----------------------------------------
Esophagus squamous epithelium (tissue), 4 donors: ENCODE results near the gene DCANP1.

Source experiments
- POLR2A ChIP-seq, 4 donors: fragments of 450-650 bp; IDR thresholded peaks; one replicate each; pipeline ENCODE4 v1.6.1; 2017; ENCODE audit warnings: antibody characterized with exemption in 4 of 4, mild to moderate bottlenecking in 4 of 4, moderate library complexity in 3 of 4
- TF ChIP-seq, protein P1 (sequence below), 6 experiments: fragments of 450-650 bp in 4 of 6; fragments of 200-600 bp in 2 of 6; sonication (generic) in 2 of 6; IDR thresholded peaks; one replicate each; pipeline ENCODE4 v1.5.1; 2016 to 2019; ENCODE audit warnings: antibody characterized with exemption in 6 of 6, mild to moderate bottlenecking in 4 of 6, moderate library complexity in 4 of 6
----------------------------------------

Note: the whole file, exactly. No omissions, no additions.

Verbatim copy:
Esophagus squamous epithelium (tissue), 4 donors: ENCODE results near the gene DCANP1.

Source experiments
- POLR2A ChIP-seq, 4 donors: fragments of 450-650 bp; IDR thresholded peaks; one replicate each; pipeline ENCODE4 v1.6.1; 2017; ENCODE audit warnings: antibody characterized with exemption in 4 of 4, mild to moderate bottlenecking in 4 of 4, moderate library complexity in 3 of 4
- TF ChIP-seq, protein P1 (sequence below), 6 experiments: fragments of 450-650 bp in 4 of 6; fragments of 200-600 bp in 2 of 6; sonication (generic) in 2 of 6; IDR thresholded peaks; one replicate each; pipeline ENCODE4 v1.5.1; 2016 to 2019; ENCODE audit warnings: antibody characterized with exemption in 6 of 6, mild to moderate bottlenecking in 4 of 6, moderate library complexity in 4 of 6